A new study from the University of Rochester published in Personality and Social Psychology argues that paying attention to the natural world makes people feel better and also makes them behave better. Richard Ryan, an author of the study, says that viewing nature can not only have personal health benefits, but also broader social benefits. The University of Rochester writes that 370 test subjects exposed to natural as opposed to man-made environments led people to “value community and close relationships and to be more generous with money.”
Lead author Netta Weinstein argues that the research findings illustrate the value of green space in cities. “Incorporating parks and other representations of nature into urban environments may help build a stronger sense of community among residents. To the extent that our links with nature are disrupted, we may also lose some connection with each other.” The University of Rochester says the lack of green space in cities may explain higher levels of personal reservation, indifference, and estrangement in urban dwellers than rural dwellers. “We are influenced by our environment in ways that we are not aware of,” Weinstein noted.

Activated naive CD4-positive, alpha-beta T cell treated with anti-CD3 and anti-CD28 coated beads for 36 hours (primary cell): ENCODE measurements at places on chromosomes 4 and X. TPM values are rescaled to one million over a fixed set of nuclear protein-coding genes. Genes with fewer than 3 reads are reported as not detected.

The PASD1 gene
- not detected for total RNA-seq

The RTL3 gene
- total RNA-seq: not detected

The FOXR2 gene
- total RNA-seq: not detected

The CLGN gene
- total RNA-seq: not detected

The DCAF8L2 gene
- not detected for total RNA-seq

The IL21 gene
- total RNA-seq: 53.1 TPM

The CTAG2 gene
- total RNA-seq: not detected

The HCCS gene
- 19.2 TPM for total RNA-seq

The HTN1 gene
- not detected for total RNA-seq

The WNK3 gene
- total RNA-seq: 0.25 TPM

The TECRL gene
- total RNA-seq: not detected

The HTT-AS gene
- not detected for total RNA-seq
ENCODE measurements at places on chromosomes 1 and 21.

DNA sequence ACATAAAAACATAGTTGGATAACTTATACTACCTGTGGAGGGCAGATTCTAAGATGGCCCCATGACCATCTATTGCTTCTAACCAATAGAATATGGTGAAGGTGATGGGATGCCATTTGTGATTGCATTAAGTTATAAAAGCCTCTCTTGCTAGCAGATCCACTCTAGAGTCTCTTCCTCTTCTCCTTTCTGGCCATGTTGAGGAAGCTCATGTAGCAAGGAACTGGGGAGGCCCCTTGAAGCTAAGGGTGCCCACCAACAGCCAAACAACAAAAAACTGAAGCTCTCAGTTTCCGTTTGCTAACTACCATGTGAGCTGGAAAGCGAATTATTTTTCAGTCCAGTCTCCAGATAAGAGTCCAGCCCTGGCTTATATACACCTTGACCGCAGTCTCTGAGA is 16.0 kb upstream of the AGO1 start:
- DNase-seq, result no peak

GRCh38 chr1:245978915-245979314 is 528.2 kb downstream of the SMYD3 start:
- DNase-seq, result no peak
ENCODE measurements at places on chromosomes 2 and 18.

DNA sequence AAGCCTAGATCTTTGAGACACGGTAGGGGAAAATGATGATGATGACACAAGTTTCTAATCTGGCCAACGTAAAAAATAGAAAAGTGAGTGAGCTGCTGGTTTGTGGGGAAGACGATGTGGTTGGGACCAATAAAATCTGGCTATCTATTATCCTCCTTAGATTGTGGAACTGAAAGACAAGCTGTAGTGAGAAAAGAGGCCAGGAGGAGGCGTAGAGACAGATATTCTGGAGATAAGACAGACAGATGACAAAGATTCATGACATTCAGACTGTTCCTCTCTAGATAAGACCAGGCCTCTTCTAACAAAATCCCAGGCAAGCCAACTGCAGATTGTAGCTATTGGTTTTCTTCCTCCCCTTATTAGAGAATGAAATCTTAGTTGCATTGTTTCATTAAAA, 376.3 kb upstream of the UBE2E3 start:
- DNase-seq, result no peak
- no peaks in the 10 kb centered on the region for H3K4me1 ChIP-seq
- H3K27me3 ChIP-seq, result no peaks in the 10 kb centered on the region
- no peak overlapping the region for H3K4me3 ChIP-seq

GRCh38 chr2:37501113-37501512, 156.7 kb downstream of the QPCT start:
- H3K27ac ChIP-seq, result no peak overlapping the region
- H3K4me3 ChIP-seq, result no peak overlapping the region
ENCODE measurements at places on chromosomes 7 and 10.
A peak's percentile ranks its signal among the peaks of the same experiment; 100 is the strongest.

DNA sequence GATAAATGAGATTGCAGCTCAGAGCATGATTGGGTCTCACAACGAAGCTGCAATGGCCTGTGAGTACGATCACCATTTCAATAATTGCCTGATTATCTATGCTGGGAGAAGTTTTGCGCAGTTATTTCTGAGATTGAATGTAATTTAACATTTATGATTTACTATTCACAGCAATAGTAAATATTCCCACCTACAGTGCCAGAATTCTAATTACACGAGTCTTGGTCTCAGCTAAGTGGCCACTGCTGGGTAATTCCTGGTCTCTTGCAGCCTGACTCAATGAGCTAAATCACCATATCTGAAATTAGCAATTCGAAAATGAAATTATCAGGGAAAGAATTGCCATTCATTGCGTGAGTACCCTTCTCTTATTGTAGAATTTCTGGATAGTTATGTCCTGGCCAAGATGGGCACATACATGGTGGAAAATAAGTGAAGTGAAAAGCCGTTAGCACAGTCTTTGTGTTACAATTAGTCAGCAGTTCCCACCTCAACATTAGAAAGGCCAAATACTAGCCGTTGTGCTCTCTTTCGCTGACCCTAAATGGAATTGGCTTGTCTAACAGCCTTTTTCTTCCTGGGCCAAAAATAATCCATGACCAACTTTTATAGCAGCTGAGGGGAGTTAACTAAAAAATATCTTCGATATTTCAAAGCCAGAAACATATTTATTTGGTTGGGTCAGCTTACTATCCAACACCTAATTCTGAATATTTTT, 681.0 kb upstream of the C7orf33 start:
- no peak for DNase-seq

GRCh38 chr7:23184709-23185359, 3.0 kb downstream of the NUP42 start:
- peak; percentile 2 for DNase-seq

Even indoors, Weinstein says people should maximize their connections with nature. “Because of the hidden benefits of connecting with nature, people should take advantage of opportunities to get away from built environments and, when inside, they should surround themselves with plants, natural objects, and images of the natural world.”
The University of Rochester researchers studied 370 participants. The study included four experiments in which the participants were exposed to either natural or man-made settings. Participants were encouraged to pay attention to their environments by looking at colors, textures, and imagining sounds and smells.
Image credit: Paul Crosby, Paul Crosby Architectural Photography. Westminster Presbyterian Church Fellowship Courtyard and Memorial Columbarium, Minneapolis, MN. Coen + Partners, Inc.